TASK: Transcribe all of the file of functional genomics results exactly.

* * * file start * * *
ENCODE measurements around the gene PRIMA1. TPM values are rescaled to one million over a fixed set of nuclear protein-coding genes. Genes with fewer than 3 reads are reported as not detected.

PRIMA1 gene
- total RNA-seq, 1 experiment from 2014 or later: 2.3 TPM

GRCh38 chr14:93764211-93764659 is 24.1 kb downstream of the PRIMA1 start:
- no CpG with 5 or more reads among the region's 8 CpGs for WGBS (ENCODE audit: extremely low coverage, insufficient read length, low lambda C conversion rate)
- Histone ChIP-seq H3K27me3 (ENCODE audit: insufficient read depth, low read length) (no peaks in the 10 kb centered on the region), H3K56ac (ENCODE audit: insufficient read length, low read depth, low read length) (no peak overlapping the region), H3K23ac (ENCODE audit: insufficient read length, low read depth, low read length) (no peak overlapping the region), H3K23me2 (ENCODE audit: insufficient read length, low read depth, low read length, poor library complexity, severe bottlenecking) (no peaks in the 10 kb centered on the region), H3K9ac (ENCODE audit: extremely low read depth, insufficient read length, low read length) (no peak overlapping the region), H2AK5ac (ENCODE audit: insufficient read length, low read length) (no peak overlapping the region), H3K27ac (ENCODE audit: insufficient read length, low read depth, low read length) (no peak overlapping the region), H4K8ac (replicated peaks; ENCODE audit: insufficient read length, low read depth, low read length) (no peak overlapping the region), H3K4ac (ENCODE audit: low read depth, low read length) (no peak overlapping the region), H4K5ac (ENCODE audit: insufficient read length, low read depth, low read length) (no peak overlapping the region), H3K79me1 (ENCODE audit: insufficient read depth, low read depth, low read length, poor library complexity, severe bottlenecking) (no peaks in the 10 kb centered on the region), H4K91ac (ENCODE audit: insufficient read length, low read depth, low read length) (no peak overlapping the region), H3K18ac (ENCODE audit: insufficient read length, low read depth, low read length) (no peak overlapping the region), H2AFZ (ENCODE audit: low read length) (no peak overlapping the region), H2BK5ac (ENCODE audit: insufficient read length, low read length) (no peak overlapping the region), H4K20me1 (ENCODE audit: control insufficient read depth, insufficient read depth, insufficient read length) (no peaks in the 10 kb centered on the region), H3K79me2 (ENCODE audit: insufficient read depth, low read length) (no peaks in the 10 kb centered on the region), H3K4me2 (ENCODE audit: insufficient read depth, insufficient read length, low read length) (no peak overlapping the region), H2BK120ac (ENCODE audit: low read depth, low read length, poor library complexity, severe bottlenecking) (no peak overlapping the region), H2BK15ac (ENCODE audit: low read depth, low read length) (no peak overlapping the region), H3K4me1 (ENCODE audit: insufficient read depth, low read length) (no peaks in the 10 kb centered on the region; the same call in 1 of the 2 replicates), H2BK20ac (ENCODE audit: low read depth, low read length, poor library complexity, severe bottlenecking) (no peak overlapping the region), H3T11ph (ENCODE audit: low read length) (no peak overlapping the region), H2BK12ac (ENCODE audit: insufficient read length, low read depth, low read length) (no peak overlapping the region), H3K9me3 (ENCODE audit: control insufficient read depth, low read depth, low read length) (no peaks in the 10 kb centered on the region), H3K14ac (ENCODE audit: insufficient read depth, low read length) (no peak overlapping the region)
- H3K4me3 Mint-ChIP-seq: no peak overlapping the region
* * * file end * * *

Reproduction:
ENCODE measurements around the gene PRIMA1. TPM values are rescaled to one million over a fixed set of nuclear protein-coding genes. Genes with fewer than 3 reads are reported as not detected.

PRIMA1 gene
- total RNA-seq, 1 experiment from 2014 or later: 2.3 TPM

GRCh38 chr14:93764211-93764659 is 24.1 kb downstream of the PRIMA1 start:
- no CpG with 5 or more reads among the region's 8 CpGs for WGBS (ENCODE audit: extremely low coverage, insufficient read length, low lambda C conversion rate)
- Histone ChIP-seq H3K27me3 (ENCODE audit: insufficient read depth, low read length) (no peaks in the 10 kb centered on the region), H3K56ac (ENCODE audit: insufficient read length, low read depth, low read length) (no peak overlapping the region), H3K23ac (ENCODE audit: insufficient read length, low read depth, low read length) (no peak overlapping the region), H3K23me2 (ENCODE audit: insufficient read length, low read depth, low read length, poor library complexity, severe bottlenecking) (no peaks in the 10 kb centered on the region), H3K9ac (ENCODE audit: extremely low read depth, insufficient read length, low read length) (no peak overlapping the region), H2AK5ac (ENCODE audit: insufficient read length, low read length) (no peak overlapping the region), H3K27ac (ENCODE audit: insufficient read length, low read depth, low read length) (no peak overlapping the region), H4K8ac (replicated peaks; ENCODE audit: insufficient read length, low read depth, low read length) (no peak overlapping the region), H3K4ac (ENCODE audit: low read depth, low read length) (no peak overlapping the region), H4K5ac (ENCODE audit: insufficient read length, low read depth, low read length) (no peak overlapping the region), H3K79me1 (ENCODE audit: insufficient read depth, low read depth, low read length, poor library complexity, severe bottlenecking) (no peaks in the 10 kb centered on the region), H4K91ac (ENCODE audit: insufficient read length, low read depth, low read length) (no peak overlapping the region), H3K18ac (ENCODE audit: insufficient read length, low read depth, low read length) (no peak overlapping the region), H2AFZ (ENCODE audit: low read length) (no peak overlapping the region), H2BK5ac (ENCODE audit: insufficient read length, low read length) (no peak overlapping the region), H4K20me1 (ENCODE audit: control insufficient read depth, insufficient read depth, insufficient read length) (no peaks in the 10 kb centered on the region), H3K79me2 (ENCODE audit: insufficient read depth, low read length) (no peaks in the 10 kb centered on the region), H3K4me2 (ENCODE audit: insufficient read depth, insufficient read length, low read length) (no peak overlapping the region), H2BK120ac (ENCODE audit: low read depth, low read length, poor library complexity, severe bottlenecking) (no peak overlapping the region), H2BK15ac (ENCODE audit: low read depth, low read length) (no peak overlapping the region), H3K4me1 (ENCODE audit: insufficient read depth, low read length) (no peaks in the 10 kb centered on the region; the same call in 1 of the 2 replicates), H2BK20ac (ENCODE audit: low read depth, low read length, poor library complexity, severe bottlenecking) (no peak overlapping the region), H3T11ph (ENCODE audit: low read length) (no peak overlapping the region), H2BK12ac (ENCODE audit: insufficient read length, low read depth, low read length) (no peak overlapping the region), H3K9me3 (ENCODE audit: control insufficient read depth, low read depth, low read length) (no peaks in the 10 kb centered on the region), H3K14ac (ENCODE audit: insufficient read depth, low read length) (no peak overlapping the region)
- H3K4me3 Mint-ChIP-seq: no peak overlapping the region